It’s been one hell of a week. You’ve probably been noticing a few small changes around this little blue ball we call the Earth. Lots of people are getting sick. The stock market is going nuts. Schools are canceled in the entire state of Washington, events and public gatherings are now canceled. Everyone who can is working from home.
Hourly workers are already starting to see pink slips, as many small businesses close. Many restaurants have already closed. Even my local public library is closed for a month.
The world has changed rather profoundly in the span of only two weeks.
Who’s to say how long these changes will last? Perhaps once the virus has run it’s course, large public gatherings will be anathema. Maybe no-one will eat out at restaurants anymore. Will working from home become the “new normal”? Maybe the world will permanently shun cruise ships going forward…. and toilet paper becomes the new currency…
All toilet jokes aside, it’s been nearly impossible to find toilet paper this week. It’s sold-out almost everywhere. When Costco gets toilet paper in stock, they sell out in matter of hours.
And the lines… Oh My God the lines! Check out this ridiculous line I snapped a picture of at my local Costco on Thursday….
That’s literally two lines of people that stretches from the front of the store all the way to the back of the store. Besides food, most people had filled their shopping carts with their limit of bottled water and toilet paper.
On top of all that, schools are now closed for the next six weeks here in Washington state. Which means the Daddy Daycare Death Star is now fully operational here in the Tako household.
I’m trying my very best to keep the kids occupied and still learning something, despite the quarantine.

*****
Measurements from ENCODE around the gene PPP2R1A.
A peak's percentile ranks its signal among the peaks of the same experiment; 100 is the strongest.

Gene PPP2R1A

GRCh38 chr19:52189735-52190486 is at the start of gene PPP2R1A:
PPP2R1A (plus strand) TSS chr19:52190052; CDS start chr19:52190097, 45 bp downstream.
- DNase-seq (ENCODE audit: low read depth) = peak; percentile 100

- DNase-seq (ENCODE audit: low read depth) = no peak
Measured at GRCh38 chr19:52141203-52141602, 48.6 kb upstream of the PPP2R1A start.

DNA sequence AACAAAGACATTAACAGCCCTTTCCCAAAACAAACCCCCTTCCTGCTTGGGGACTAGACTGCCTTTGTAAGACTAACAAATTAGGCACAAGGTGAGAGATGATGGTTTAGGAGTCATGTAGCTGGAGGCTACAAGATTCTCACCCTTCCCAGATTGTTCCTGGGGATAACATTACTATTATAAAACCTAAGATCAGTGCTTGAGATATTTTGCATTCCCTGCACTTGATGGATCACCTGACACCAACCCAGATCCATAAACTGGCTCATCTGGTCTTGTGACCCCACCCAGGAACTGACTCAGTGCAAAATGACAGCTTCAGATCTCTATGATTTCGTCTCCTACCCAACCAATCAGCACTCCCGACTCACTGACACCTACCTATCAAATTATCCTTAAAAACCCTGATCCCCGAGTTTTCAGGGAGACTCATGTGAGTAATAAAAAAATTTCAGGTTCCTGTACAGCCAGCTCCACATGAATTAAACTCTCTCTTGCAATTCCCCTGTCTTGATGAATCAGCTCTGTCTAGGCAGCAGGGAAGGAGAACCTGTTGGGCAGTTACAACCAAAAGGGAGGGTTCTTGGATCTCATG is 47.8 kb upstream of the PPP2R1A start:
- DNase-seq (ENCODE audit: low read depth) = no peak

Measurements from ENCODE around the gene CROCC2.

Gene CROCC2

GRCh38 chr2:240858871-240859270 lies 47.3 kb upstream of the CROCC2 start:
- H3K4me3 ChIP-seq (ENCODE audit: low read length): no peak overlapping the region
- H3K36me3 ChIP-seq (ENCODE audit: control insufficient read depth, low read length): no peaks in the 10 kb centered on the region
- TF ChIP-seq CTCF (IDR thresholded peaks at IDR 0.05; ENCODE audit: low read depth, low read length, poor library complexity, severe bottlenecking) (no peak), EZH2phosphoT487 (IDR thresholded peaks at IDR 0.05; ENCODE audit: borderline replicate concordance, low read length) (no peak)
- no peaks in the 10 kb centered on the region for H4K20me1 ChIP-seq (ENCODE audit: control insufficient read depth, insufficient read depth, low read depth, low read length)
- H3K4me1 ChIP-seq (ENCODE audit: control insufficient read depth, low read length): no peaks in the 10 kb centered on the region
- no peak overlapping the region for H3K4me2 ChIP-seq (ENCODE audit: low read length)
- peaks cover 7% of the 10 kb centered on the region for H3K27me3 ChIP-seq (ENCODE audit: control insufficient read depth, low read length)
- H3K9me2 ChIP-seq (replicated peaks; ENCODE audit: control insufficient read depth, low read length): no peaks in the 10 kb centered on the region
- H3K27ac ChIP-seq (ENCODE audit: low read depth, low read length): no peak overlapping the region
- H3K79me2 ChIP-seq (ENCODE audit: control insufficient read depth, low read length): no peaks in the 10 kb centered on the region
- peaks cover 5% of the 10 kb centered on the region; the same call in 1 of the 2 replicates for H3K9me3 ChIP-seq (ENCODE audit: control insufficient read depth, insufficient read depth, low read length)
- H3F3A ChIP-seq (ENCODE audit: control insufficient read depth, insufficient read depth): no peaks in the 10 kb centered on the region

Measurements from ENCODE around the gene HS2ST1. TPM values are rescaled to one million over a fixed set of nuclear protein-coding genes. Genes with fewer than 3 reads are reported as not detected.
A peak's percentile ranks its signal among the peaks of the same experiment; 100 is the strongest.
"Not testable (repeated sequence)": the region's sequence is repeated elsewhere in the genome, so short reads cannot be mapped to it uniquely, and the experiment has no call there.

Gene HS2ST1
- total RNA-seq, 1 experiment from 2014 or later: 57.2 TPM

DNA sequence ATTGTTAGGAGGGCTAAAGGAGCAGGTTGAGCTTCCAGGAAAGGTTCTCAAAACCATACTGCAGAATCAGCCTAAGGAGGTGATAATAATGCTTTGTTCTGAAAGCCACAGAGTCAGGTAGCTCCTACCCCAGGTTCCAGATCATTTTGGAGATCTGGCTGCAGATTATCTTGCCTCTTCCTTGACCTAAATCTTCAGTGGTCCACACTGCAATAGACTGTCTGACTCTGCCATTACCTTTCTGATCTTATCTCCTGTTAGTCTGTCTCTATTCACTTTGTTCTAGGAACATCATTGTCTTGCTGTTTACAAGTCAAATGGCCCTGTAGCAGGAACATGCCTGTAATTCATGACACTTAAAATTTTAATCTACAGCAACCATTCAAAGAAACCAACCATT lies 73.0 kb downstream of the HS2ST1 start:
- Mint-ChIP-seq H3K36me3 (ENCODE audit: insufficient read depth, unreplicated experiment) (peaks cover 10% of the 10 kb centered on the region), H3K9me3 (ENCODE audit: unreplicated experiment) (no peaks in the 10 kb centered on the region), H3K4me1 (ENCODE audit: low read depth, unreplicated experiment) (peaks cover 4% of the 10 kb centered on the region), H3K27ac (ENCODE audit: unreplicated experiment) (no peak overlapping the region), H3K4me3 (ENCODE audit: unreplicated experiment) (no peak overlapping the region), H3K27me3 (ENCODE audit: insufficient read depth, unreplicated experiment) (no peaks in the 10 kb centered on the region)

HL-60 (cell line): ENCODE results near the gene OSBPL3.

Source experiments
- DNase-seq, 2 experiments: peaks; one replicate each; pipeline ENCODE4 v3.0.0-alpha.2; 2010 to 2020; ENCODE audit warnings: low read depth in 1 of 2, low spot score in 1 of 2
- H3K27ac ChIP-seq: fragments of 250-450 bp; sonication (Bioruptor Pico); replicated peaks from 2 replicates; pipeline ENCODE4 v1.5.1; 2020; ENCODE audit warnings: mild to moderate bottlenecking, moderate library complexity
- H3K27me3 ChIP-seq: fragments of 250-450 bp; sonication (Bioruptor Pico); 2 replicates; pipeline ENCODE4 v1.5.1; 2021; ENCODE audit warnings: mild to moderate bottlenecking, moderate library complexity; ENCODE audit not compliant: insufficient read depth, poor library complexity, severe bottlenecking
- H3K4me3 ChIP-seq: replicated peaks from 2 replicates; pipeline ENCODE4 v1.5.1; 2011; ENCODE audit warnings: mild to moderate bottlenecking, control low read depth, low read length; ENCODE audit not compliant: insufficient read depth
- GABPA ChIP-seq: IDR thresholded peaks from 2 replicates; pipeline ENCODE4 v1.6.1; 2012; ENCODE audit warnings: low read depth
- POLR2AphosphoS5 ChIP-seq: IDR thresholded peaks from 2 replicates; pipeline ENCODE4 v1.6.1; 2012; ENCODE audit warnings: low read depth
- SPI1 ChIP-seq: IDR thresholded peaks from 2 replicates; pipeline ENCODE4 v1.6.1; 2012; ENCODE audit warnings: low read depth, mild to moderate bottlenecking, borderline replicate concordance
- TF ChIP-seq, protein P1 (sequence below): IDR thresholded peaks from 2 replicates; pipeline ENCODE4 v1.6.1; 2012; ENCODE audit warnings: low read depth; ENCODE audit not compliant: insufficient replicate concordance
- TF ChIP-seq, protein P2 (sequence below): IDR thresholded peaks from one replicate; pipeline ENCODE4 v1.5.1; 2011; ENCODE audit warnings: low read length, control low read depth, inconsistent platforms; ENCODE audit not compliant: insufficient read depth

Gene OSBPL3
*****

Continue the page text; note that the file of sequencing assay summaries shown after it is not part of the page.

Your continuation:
The Sanity Test
Are these behavioral changes going to become permanent? Will our grand kids one day shake their heads in disgust because we’re the generation that stockpiles mountains of toilet roll, and has entire rooms dedicated to storing Top Ramen “just in case”?
Instead of worrying myself over all the potentially bad things that could happen, I’ve decided to treat this event like a kind of strange sanity test.
With no behavioral precedents in place, humans have free rein to behave in all sorts of odd ways until things get “figured out”.
People are already acting in ways that I would have considered crazy only a couple of weeks ago. Like all the people buying 5 years worth of toilet paper at Costco. The behavioral “norms” we’ve come to expect have been thrown completely out the window!
My goal is to stay sane and make as many rational decisions as I can over the next couple of months. I do NOT want to engage in any economic behavior that I’ll regret 6 months later (like buying enough rice to feed an army).
The winners of this little sanity test are going to come out healthy and ahead financially because they’ll have managed to act rationally in a irrational world.
We’ll see if I pass the test…
Is The World Ending?
No, the world isn’t ending! It’s just taking a little break from “normal” for awhile. That said, this virus and all the economic problems created by it, are far from over. According to epidemiological experts, COVID-19 has months left to go before the number of cases peaks around the world.
Logically we can infer that the drastic public health measures taken in recent days (lock downs, school closures, etc) will remain in place until the infected case numbers begin to drop.
When the virus finally slows, public gatherings will be allowed again, people will begin to travel, they’ll eat out at restaurants again, schools will re-open, and so forth.